But there’s plenty of good news in store for self-publishing authors, too, says Coker.  One of his ten trends centers on the democratization of publishing and distribution as a direct result of self-publishing: “Ten years ago, agents and publishers were the bouncers at the pearly gates of authordom,” writes Coker.  “Publishers controlled the printing press and the access to retail distribution. Today, thanks to free e-book publishing platforms, writers enjoy democratized access to e-book retailers and readers.”  That’s a rather rousing endorsement if ever I saw one!  And indie authors keep raking in the good news; three more of the ten trends include “The rise of indie authorship,” “Indie authors are taking market share,” and (happily) “The stigma of self-publishing is disappearing.”  It’s also worth noting that Coker closes with one final bit of good news: “Indie authors are writing the next chapter of their industry’s story,” he says.  It’s not all fun and games, however, and Coker warns against the continued power Amazon plays in undermining the individual self-publishing authors’ potential.  For more information, check out the original article here.


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As a self-publishing author, you may find it helpful to stay up-to-date on the trends and news related to the self-publishing industry.This will help you make informed decisions before, during and after the self-publishing process, which will lead to a greater self-publishing experience. To help you stay current on self-publishing topics, simply visit our blog every Monday to find out the hottest news. If you have other big news to share, please comment below.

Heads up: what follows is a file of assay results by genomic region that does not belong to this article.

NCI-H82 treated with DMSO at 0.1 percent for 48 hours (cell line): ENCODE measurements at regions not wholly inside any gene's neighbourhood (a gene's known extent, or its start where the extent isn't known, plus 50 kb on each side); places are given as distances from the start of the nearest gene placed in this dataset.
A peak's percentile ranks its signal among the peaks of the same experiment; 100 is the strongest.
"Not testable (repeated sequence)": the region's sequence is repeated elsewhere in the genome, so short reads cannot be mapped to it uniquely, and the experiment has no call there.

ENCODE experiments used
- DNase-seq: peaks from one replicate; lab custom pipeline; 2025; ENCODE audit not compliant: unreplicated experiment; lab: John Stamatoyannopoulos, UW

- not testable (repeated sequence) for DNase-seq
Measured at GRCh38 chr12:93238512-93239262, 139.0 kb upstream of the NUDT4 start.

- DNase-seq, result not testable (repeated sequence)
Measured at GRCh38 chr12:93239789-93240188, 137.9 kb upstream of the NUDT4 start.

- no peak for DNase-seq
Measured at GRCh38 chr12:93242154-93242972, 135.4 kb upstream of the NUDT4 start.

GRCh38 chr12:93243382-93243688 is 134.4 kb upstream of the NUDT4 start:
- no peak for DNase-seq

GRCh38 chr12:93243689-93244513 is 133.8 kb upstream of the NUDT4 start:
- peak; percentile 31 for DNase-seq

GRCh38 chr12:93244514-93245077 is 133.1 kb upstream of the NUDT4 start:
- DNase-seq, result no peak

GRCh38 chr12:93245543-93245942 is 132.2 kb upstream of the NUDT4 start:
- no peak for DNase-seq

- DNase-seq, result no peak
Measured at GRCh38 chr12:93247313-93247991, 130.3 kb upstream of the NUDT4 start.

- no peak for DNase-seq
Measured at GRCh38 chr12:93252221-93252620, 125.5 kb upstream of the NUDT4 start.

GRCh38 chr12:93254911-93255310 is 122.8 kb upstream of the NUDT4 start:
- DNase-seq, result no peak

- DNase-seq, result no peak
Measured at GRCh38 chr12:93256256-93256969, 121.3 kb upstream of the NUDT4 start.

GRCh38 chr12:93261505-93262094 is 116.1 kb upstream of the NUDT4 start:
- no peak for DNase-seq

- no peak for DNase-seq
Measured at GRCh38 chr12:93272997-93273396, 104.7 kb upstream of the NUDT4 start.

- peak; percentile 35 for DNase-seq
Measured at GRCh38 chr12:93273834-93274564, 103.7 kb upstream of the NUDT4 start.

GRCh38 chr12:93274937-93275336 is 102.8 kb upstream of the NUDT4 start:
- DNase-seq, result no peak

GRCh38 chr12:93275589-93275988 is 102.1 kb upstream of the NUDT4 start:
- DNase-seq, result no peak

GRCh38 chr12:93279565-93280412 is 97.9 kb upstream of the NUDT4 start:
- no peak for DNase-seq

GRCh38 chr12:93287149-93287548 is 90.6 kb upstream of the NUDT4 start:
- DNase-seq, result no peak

KellyABOUT KELLY SCHUKNECHT: Kelly Schuknecht is the Executive Vice President of Outskirts Press. In addition to her contributions to the Outskirts Press blog at blog.outskirtspress.com, Kelly and a group of talented marketing experts offer book marketing services, support, and products to not only published Outskirts Press authors, but to all authors and professionals who are interested in marketing their books and/or careers. Learn more about Kelly on her blog, kellyschuknecht.com.

News From the Self-Publishing World: 11/16/15

This week in the world of self-publishing:

In true entrepreneurial fashion, superstar actress and businesswoman Gwyneth Paltrow has decided to start yet another new venture … and this one’s into our world, the world of self-publishing.  According to Andrea Mandell in a USA Today article from November 10th, Paltrow will be calling her self-publishing line “Goop”––the same name as her existing fashion/beauty/lifestyle website.  It’s unclear at this point whether Paltrow will open up the new company for other aspiring authors, and how content will be selected and curated, but for now there are plans in the works for a cookbook and a beauty book at some later date.  Goop (the self-publishing company) will exist in partnership between Paltrow and existing publishing powerhouse, Grand Central Publishing.